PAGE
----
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  • A Yahoo! User Jan 23, 2013 22:22 Flag

    PR disaster for chelsea?

    not just Hazard kicking a ball boy but his club defending him on their official twitter site - "Has football gone mad? Hazard is sent off for kicking the ball under a ball boy attempting to smother the ball rather than return it. #CFC" .
    They just can`t bring themselves to say sorry for anything

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    • I agree with your comments about everyday cases, but things that are seen by millions, on TV, tend to get amplified.

      Don't you remember a footballer being prosecuted for alleged racially abusive language, last year, when the reality was he would have been unlikely to see a courtroom if it had not been on national TV. N'est-ce pas?

    • That doesn't make me think Hazard was in danger of seeing a courtroom.

      There are two ways of looking at this. You've picked on the legal wording as if it proves your point. But that legal wording depends upon the definition of "unlawful force". This isn't defined here. I have trouble believing that a court would find that kicking a ball from underneath someone on the football field, in the absence of a clear malicious intent or the use of plainly unnecessary force, to be "unlawful force" and prosecutions tend only to get to court if there is a substantial chance of winning.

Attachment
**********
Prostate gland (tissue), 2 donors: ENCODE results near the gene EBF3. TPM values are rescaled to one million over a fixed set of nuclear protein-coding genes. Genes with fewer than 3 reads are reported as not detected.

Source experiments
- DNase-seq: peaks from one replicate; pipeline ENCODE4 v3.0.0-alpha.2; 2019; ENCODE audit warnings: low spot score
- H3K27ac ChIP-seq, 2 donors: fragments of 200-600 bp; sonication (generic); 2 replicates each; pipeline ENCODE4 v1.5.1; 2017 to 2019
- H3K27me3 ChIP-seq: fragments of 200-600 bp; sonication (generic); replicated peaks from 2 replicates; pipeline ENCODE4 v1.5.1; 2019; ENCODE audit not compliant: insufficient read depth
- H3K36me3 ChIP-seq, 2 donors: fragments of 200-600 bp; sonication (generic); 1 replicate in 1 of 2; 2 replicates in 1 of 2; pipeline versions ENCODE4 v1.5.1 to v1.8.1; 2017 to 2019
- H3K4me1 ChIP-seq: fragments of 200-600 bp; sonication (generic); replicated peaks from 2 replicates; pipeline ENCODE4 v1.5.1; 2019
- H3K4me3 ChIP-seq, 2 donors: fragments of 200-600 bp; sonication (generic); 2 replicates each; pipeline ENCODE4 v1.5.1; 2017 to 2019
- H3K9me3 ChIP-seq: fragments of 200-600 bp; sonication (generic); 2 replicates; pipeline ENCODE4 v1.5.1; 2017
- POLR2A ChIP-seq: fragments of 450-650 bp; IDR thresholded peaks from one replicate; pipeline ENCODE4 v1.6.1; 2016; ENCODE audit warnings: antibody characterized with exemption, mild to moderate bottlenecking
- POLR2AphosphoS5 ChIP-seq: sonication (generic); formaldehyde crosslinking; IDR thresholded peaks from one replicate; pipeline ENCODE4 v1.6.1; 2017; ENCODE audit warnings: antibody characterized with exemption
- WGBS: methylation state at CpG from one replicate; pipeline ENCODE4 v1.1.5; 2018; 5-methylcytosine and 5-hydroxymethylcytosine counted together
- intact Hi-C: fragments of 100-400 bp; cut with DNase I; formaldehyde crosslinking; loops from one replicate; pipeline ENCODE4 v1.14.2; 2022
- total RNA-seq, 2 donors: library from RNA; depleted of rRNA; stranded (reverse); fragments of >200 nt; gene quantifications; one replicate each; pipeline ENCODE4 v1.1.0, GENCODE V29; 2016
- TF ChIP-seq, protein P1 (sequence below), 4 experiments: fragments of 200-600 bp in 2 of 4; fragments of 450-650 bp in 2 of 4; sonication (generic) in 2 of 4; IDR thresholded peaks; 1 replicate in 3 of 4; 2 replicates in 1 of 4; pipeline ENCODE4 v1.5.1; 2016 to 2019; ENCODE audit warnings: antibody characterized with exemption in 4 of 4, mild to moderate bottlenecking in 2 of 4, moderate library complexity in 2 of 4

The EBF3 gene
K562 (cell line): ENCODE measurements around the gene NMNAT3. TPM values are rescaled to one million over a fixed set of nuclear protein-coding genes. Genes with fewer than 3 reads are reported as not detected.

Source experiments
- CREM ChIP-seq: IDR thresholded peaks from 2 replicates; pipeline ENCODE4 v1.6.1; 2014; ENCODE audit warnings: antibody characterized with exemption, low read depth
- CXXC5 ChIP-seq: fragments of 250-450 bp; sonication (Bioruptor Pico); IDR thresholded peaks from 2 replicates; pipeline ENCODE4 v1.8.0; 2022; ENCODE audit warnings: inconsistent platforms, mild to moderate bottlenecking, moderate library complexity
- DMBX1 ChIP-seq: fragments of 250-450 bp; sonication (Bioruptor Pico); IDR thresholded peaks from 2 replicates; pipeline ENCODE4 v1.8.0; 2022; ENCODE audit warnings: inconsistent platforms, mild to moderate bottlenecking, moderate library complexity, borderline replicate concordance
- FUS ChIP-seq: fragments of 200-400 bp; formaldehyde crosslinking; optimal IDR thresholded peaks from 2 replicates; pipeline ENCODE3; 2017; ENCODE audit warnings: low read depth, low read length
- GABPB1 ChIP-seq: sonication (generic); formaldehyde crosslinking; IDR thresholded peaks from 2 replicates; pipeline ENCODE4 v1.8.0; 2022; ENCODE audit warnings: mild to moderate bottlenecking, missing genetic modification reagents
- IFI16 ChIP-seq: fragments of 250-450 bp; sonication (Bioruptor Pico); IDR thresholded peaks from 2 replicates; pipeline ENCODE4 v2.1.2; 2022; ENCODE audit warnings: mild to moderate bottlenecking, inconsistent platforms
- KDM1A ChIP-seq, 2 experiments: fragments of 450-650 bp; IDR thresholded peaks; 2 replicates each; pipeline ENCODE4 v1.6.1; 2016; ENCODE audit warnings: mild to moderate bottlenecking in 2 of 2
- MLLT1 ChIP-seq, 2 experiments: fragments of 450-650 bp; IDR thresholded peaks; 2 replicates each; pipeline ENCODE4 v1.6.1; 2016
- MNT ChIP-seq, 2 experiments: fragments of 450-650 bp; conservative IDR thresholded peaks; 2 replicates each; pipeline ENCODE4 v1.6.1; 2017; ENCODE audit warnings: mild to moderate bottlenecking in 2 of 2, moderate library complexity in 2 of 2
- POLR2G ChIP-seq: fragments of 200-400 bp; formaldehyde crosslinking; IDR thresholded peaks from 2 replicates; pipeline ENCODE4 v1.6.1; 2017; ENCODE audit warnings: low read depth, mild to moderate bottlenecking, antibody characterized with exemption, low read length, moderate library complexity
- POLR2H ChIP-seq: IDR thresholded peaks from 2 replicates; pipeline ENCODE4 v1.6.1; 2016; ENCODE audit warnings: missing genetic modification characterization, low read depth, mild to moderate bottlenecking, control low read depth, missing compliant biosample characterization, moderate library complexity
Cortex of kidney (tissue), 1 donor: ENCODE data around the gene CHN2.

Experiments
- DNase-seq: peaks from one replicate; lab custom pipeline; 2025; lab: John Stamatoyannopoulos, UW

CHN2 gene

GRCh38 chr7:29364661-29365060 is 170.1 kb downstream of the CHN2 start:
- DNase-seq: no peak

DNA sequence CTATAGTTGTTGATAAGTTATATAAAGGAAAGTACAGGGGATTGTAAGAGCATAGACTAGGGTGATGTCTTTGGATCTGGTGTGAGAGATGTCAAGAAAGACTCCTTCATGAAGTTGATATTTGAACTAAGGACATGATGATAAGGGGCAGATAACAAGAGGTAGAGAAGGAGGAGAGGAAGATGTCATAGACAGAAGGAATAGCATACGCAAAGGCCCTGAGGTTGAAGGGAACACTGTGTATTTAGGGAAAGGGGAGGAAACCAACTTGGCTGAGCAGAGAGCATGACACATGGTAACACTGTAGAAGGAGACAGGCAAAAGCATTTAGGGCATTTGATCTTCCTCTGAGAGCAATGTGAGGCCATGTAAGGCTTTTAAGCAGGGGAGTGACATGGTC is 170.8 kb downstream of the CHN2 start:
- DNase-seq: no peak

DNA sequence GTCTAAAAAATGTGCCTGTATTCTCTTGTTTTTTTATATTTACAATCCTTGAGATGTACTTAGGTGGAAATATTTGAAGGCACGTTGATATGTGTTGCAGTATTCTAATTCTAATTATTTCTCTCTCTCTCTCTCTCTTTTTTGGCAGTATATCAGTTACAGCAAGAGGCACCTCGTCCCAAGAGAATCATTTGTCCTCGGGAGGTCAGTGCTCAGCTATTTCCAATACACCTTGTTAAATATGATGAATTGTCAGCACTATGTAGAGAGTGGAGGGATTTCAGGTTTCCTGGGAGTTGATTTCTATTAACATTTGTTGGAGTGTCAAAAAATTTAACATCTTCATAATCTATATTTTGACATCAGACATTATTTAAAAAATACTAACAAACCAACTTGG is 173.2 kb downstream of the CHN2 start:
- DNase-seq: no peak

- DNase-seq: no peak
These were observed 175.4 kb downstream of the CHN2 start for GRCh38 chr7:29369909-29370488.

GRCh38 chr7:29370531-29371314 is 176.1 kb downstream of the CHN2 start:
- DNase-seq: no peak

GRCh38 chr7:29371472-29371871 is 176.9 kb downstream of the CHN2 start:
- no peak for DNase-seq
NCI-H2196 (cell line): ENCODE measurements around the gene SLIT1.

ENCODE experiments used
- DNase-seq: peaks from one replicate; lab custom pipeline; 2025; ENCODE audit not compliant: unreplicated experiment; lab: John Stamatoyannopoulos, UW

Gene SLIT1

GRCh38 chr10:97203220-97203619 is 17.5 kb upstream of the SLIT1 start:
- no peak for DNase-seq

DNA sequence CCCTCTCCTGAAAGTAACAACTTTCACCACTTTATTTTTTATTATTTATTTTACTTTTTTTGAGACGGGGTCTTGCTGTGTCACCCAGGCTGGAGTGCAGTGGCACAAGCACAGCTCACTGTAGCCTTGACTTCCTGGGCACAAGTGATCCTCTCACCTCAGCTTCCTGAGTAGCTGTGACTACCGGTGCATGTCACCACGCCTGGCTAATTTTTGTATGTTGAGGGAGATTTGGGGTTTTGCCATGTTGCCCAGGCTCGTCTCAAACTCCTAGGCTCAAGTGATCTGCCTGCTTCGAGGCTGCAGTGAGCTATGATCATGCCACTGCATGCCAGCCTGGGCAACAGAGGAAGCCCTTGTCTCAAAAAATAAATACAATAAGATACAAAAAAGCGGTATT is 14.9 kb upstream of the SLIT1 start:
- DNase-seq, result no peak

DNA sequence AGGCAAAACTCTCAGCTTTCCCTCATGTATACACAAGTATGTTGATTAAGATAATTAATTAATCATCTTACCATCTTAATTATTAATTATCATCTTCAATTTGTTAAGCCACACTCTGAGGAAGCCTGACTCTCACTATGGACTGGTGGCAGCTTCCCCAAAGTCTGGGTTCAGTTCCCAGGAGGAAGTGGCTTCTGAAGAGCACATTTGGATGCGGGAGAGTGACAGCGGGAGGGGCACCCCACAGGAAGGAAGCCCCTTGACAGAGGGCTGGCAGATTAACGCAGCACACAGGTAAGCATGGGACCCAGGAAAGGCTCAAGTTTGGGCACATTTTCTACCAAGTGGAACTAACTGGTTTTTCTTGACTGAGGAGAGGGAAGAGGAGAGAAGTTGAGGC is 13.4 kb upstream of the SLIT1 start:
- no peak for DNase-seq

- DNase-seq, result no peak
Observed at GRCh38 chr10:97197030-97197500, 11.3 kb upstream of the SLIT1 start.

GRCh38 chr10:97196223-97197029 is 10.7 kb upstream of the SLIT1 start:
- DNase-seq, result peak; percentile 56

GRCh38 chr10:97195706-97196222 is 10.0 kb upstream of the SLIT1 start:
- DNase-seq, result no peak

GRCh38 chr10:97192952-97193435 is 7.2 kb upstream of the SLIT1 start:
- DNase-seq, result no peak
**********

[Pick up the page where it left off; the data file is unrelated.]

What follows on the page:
But there is more the common sense point. Ultimately this is a trivial incident. If courts routinely took cases like this the system would seize up immediately. And if such trivial examples were routinely taken to court most of the population would be criminalised many times over.

      In the real world the courts don't have cases as trivial as this. Go to a court and see what's there.


    • Robert

      Not to continue the debate, but more for your interest here is some info about assault.

      You will note that an assault does not have to cause injury to be classed as such, so kicking a ball and recklessly causing the other to apprehend unlawful force is common assault.

      If you wish to have a look for yourself, the link is


      What is Common Assault

      Common Assault, contrary to section 39 Criminal Justice Act 1988

      An offence of Common Assault is committed when a person either assaults another person or commits a battery.

      An assault is committed when a person intentionally or recklessly causes another to apprehend the immediate infliction of unlawful force.

      A battery is committed when a person intentionally and recklessly applies unlawful force to another.

      It is a summary offence, which carries a maximum penalty of six months' imprisonment and/or a fine not exceeding the statutory maximum. However, if the requirements of section 40 of the Criminal Justice Act 1988 are met, then Common Assault can be included as a count on an indictment. Refer to Summary offences and the Crown Court (Criminal Justice Act 1988 sections 40 and 41; Crime and Disorder Act 1998 section 51 and Sch.3 para.6, elsewhere in this guidance).

      Where there is a battery the defendant should be charged with 'assault by beating'. (DPP v Little (1992) 1 All ER 299)

      When to Charge with Common Assault

      As a starting point, where there is no injury or injuries which are not serious, the offence charged should generally be Common Assault.

      If you think Hazard was never in danger of seeing a courtroom, I'd think again.

      But I think this is the only point we disagree on and I'm making this post to share the above, rather than to try to win an argument, as Hazard won't be charged and the FA has sent a note round to tell ball boys not to be cnuts in the future.